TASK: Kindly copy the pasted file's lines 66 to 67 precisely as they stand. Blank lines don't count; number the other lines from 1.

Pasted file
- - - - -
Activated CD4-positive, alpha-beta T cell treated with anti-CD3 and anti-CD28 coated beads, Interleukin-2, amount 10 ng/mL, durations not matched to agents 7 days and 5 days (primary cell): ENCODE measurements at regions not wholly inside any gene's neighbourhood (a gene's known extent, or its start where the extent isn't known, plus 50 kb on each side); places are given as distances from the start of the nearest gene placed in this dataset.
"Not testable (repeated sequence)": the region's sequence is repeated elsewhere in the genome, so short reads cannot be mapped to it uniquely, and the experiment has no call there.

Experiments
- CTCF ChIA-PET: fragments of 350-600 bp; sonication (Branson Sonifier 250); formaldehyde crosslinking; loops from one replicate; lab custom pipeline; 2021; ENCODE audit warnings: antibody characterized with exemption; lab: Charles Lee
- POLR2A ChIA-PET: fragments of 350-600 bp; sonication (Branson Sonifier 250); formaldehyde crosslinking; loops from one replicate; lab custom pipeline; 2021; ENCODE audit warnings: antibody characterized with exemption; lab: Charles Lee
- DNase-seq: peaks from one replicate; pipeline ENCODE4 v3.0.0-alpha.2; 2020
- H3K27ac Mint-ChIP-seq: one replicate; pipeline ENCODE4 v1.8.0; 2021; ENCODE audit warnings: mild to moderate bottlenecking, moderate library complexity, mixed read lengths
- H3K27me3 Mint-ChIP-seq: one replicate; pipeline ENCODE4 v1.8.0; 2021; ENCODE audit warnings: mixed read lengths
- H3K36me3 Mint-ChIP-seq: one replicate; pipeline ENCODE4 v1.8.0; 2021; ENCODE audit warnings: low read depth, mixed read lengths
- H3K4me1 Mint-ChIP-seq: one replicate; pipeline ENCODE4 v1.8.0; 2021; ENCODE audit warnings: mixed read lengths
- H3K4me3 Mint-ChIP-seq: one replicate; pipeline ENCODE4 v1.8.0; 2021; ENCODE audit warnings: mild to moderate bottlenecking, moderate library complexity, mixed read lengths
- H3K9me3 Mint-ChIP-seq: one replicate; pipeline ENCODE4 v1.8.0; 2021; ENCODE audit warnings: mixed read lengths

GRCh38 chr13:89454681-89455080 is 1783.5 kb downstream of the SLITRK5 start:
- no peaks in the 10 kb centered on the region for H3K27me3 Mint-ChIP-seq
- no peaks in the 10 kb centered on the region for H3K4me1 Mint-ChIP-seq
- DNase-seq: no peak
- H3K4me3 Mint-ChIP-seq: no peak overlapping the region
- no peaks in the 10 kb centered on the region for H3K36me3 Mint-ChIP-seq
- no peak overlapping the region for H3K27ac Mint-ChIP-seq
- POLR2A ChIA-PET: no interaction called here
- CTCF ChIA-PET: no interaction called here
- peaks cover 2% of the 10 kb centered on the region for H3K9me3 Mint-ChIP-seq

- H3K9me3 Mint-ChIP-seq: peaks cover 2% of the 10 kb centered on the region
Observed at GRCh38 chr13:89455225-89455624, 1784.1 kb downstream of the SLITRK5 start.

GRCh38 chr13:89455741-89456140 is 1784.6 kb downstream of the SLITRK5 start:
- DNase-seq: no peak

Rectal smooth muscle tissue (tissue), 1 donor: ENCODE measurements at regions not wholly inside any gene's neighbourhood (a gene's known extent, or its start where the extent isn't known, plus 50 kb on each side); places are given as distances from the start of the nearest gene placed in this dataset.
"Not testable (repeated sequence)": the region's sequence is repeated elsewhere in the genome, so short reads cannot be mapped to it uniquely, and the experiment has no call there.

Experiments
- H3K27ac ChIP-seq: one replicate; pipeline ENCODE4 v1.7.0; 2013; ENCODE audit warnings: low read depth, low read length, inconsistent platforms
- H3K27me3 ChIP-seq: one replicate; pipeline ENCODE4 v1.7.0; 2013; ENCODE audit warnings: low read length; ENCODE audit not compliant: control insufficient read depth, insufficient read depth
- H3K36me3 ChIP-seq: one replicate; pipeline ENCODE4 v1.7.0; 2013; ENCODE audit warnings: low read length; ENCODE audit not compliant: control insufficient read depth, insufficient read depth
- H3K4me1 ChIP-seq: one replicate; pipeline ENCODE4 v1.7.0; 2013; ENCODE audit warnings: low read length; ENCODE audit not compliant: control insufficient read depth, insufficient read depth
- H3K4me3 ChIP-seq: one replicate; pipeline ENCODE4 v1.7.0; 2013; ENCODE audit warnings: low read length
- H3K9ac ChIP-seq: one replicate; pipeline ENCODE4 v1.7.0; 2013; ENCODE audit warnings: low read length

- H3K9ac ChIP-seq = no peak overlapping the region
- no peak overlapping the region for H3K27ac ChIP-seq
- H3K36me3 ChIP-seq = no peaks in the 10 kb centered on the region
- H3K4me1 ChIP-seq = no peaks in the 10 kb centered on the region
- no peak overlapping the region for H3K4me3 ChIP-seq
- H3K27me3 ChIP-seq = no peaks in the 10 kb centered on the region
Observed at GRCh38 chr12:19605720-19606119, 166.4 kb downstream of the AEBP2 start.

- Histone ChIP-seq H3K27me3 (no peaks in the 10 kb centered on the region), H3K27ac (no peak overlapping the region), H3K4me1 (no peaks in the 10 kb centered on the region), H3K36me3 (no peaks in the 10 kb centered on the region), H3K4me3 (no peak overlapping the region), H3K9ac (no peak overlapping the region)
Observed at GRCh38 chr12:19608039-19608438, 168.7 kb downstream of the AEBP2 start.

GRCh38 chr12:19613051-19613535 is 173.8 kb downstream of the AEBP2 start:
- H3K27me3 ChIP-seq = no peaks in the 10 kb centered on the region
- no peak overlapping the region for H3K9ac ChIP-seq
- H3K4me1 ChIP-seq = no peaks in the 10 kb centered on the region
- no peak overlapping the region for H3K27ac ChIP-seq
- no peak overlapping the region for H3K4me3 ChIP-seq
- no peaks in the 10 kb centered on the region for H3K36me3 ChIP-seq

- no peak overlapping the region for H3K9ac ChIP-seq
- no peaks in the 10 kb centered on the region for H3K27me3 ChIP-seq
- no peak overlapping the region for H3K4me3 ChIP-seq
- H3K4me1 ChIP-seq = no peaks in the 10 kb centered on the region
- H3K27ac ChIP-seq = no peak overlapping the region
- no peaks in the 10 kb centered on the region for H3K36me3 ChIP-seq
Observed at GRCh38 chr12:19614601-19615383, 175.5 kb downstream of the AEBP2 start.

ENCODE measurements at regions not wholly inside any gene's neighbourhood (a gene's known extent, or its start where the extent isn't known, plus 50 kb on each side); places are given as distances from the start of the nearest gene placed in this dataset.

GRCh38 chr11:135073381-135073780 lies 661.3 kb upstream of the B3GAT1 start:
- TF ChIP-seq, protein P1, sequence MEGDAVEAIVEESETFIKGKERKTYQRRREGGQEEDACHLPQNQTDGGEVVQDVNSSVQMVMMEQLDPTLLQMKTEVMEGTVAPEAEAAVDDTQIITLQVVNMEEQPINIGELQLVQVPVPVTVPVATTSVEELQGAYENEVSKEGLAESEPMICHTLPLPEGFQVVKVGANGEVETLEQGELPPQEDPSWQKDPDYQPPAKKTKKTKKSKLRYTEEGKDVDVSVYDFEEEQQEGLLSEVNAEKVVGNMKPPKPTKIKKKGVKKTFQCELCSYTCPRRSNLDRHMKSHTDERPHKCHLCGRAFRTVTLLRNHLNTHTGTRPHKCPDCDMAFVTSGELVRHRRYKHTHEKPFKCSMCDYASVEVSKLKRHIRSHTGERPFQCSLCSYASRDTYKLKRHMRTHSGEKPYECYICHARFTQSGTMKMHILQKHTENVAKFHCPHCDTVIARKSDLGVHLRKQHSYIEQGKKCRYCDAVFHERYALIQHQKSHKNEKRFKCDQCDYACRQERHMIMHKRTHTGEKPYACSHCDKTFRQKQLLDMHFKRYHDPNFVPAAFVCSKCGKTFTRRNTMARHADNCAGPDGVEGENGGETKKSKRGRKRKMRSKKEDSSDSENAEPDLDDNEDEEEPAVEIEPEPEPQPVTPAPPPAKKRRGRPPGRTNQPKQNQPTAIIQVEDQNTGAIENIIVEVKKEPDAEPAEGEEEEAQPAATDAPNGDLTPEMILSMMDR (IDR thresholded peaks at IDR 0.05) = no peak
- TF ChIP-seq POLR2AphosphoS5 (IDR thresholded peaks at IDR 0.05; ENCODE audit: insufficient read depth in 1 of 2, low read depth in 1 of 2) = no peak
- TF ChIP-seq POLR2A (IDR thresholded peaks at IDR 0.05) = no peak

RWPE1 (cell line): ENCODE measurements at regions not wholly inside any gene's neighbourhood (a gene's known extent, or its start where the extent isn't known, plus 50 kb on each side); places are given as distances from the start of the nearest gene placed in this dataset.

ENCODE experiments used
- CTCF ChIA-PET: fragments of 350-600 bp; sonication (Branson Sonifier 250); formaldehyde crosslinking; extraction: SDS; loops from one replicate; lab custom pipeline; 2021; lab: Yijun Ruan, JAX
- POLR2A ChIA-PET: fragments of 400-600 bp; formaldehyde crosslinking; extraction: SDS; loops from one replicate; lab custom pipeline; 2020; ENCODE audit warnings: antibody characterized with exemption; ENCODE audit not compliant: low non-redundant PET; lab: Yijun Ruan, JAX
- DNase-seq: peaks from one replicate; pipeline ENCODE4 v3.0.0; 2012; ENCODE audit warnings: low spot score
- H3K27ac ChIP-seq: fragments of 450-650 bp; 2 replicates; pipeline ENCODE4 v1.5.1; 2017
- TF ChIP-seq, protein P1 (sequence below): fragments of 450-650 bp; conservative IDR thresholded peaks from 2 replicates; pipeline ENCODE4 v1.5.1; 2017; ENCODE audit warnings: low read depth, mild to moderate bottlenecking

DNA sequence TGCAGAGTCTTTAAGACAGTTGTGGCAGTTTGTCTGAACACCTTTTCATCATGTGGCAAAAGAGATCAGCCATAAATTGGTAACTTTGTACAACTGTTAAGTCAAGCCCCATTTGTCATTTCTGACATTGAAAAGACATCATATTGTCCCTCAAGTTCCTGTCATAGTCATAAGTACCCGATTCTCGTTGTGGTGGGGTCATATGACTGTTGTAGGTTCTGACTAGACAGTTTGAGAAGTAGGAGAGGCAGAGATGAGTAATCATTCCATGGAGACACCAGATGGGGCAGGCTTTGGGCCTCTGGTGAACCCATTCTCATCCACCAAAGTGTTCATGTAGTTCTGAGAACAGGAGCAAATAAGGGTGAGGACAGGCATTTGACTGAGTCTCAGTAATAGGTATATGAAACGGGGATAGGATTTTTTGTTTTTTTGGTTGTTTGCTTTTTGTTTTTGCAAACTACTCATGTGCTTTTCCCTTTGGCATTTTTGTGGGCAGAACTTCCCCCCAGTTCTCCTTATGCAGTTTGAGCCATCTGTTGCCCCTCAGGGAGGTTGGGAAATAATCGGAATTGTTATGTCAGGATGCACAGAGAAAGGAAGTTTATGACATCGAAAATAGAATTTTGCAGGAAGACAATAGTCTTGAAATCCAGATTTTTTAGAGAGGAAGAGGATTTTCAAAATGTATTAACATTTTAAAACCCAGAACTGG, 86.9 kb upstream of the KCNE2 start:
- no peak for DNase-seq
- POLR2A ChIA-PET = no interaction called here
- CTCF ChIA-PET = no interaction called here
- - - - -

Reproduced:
- CTCF ChIA-PET: fragments of 350-600 bp; sonication (Branson Sonifier 250); formaldehyde crosslinking; extraction: SDS; loops from one replicate; lab custom pipeline; 2021; lab: Yijun Ruan, JAX
- POLR2A ChIA-PET: fragments of 400-600 bp; formaldehyde crosslinking; extraction: SDS; loops from one replicate; lab custom pipeline; 2020; ENCODE audit warnings: antibody characterized with exemption; ENCODE audit not compliant: low non-redundant PET; lab: Yijun Ruan, JAX